Tired of being relegated to the background, of not being heard, the Quiet Beatle leaves. Ringo Starr, who had done the same the previous year, remains impassive but suffers in silence. Lennon and McCartney understand that we will have to catch up.
A dive into history
The documentary and the Bible which retraces, word for word, the scenario (Get Back by the beatles, published by Seghers) allow you to dive back into these historic moments. The book is, moreover, embellished with a colossal number of photos signed Ethan A.Russel and Linda McCartney.
Each format makes it possible to gauge a group whose creativity is at the top but whose members are now like siblings who have grown up and now aspire to something else (especially Harrison whose number of songs in reserve increases day by day). Since the death of Brian Epstein, the historic manager of the group, Paul McCartney has taken it upon himself to ensure that everything goes for the best, especially on the artistic level. Passionate about work, the bass player is so creative, so perfectionist that he can give the impression of wanting to control everything and sometimes, in spite of himself, leaves little space for others, Lennon apart. The feeling is very present in the documentary but that does not make the musician any less endearing.
Lennon, precisely, appears distant from the image that one could have of him at that time. That of a musician increasingly isolated within the group. If Yoko Ono is omnipresent by her side, she most often remains discreet (except when she goes behind the microphone) and it is not uncommon to see her chatting with Linda McCartney, proof that the theory of evil wives has not more place to be. John, on the contrary, seems calm, open, available with always a joke.
George Harrison eventually returned to the parent company. The team left Twickenham for Apple studios, which were deemed to be warmer. Supported by producer Glyn Johns, a retired George Martin and the indispensable manager-handyman, Mal Evans, the group resumed rehearsals and welcomed keyboardist Billy Preston as reinforcements. The arrival of their old friend, former pianist of Little Richards and Ray Charles, will boost everyone. The atmosphere becomes good-natured again, discussions are going well. Plans to do the concert on a cruise ship or at the ancient theater in Sabratha, Libya, fell through. It is now a question of performing at Primrose Hill, a London hill, before the choice stops on the roof of Apple.
In the middle of the bla-bla, McCartney puts down a few chords on the piano. Do, Sol, etc. The indifference is relative, but the spectator raises his head. Paulo is composing nothing less than let it be and no one seems to notice. All this time, we imagined that the earth had stopped turning when this moment arrived and there, nothing. Five decades later, we exult in front of our TV: “Nobody picked up but me, yes! Whore ! let it be, guys. Really ? No one is listening? »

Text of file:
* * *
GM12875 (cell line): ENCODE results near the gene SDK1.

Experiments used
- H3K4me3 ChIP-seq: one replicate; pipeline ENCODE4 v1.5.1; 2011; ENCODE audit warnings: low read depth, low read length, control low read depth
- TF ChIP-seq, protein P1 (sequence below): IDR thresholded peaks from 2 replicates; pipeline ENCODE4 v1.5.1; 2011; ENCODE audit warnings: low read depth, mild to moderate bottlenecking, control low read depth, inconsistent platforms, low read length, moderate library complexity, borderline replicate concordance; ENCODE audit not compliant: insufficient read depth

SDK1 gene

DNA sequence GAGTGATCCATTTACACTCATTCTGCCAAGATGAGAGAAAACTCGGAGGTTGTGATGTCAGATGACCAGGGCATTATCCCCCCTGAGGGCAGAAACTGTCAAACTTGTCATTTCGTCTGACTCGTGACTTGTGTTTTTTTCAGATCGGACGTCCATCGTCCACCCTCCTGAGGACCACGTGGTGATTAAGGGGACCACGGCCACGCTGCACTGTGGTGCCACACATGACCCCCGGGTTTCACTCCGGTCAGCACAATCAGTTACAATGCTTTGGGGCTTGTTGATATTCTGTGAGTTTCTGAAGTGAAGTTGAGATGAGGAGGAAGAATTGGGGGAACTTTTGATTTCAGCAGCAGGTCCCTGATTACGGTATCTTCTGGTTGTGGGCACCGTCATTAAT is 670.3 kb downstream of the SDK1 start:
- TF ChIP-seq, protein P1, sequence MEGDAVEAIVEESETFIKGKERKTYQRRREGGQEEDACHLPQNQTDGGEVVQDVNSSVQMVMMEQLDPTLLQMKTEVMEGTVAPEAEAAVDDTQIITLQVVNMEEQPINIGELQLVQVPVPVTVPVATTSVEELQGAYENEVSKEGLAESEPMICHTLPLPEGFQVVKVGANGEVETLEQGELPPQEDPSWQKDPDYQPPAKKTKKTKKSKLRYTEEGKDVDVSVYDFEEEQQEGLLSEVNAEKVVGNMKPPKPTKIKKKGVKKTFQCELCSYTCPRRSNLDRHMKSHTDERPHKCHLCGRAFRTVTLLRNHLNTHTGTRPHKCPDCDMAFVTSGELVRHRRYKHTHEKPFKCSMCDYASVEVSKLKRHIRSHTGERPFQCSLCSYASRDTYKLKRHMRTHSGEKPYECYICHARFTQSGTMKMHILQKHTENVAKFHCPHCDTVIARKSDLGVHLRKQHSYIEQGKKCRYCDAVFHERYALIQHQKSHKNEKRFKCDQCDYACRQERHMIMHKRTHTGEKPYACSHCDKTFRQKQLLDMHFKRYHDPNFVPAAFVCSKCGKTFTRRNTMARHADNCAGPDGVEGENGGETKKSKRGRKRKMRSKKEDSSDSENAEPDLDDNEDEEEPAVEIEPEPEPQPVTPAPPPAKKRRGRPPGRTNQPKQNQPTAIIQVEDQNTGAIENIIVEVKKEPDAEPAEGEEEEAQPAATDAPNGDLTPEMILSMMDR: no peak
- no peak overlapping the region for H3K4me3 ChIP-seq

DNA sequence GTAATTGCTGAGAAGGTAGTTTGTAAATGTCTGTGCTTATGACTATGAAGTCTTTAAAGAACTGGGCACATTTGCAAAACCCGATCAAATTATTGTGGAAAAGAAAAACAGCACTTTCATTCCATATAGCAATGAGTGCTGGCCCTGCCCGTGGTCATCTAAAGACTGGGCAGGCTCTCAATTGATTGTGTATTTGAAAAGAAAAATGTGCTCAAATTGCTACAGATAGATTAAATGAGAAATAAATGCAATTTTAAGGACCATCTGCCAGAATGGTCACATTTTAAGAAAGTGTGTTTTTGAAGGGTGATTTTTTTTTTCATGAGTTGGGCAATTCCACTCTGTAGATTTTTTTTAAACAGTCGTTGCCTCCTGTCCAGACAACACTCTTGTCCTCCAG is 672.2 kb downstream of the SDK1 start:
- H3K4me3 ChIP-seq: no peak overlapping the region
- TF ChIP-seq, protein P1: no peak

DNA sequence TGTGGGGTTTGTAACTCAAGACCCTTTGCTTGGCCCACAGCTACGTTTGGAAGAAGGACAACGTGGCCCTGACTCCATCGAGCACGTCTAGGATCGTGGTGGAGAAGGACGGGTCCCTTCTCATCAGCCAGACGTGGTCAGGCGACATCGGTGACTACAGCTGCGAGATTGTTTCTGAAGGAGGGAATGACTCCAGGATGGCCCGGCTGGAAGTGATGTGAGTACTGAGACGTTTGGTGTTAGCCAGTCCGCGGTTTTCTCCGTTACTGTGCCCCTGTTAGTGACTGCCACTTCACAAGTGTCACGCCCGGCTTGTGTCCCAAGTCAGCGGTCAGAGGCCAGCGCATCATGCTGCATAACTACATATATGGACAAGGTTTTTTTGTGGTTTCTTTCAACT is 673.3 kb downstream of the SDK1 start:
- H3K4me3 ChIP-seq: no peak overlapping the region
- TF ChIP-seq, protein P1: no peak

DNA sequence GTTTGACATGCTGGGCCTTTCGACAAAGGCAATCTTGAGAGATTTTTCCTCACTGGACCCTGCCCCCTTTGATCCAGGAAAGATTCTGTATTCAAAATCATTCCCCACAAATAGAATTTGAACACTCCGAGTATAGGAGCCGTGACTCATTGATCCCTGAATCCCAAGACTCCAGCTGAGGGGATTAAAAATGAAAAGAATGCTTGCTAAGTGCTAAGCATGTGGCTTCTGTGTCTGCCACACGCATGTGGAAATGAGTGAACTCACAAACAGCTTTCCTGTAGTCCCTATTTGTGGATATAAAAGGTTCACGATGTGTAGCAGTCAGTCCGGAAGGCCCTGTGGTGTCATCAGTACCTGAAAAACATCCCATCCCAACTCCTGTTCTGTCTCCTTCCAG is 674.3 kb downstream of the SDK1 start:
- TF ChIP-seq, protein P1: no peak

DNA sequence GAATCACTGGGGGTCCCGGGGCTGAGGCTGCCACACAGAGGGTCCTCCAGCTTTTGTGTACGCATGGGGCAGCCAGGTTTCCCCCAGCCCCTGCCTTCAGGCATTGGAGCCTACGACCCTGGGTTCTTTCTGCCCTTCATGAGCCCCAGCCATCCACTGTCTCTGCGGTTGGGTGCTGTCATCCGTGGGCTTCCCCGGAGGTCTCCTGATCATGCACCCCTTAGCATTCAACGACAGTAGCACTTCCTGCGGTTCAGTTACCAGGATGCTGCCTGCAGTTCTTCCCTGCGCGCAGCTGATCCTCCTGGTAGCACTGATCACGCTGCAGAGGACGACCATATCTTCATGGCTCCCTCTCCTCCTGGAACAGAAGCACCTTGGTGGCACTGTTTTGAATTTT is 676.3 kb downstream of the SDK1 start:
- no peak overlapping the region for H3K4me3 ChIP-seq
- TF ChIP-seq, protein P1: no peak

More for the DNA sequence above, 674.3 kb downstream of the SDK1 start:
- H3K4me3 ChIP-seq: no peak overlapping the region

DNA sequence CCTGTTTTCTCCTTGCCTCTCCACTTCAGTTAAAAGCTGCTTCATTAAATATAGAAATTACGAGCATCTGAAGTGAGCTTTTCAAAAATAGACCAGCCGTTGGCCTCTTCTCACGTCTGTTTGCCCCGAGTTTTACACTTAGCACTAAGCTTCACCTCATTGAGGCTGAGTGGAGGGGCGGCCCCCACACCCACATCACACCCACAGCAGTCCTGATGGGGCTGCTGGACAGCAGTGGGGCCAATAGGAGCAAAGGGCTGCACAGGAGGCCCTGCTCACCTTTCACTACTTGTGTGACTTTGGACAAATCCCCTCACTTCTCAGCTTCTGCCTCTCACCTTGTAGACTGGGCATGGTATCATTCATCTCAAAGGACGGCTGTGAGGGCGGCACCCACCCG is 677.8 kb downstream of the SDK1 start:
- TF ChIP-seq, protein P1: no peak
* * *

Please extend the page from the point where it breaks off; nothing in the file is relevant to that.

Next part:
This is probably where the Jackson documentary magic happens. Beyond the quality of the images which make the whole very current. Little by little, the spectator is sucked in, he becomes part of the furniture, smiles at the slightest valve, plugs his ears when Yoko sings or looks at the ground when tempers flare (the days go by, the concert is constantly postponed but the schedule is strict). Musically, we are witnessing real miracles. drafts ofAbbey Road (particularly She Came In Through the Bathroom Window, I Want You (She’s So Heavy) and especially, Something) to other tracks that will end up soloing.
Over the days, Glyn Johns has recorded enough material. The setlist of the concert is being refined. McCartney still has doubts but he reasons himself: “It’s when we have our backs against the wall that we give the best. »
While shaving, this morning of January 30, 1969, Ray Dagg does not imagine that he has an appointment with history. To tell the truth, the policeman doesn’t care. On the side of Savile Row, everyone forgot that three weeks earlier, Paul McCartney had suggested to do the concert “in a place where we are not allowed to play”. He had considered the option of getting kicked out by the police, forcibly kicked out while the band tried to continue playing.
On this cold and dry morning, the imminent realization of weeks of work plunges the whole team into doubt. John Lennon would have had to drop a “Damn it, come on, let’s go” so that everything rushes and history is written.
This story is now copiously told by an exceptional documentary, long forgotten, and an essential work that is not only aimed at enlightened Beatles fans.
For decades, we considered let it be like a bitter ending. But the bitterness came later, with the appearance on the scene of manager Allan Klein, who is still barely mentioned in the doc, and the production of Phil Spector who, after recovering the tapes from Glyn Johns, added sandwiches of strings to the point of disgusting some Beatles themselves. Without ever respecting the primary idea of going back to basics, without the slightest artifice.
Nearly 53 years after the events, Ray Dagg says he has no regrets ordering the Beatles to stop playing. It was his job. But today, everyone can see this moment when Paul McCartney gives him a “Get back to where you once belong” singing (“Go back where you came from”), as everyone will realize the bobby let the Beatles himself put an end to their final public appearance. “Thank you all, I hope we passed the audition”, concludes John Lennon. Ray Dagg was not a bad bugger. He was just doing his job…
Get Back by the Beatles. Seghers Editions. 248 pages. €39.90
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The Beatles, So Were They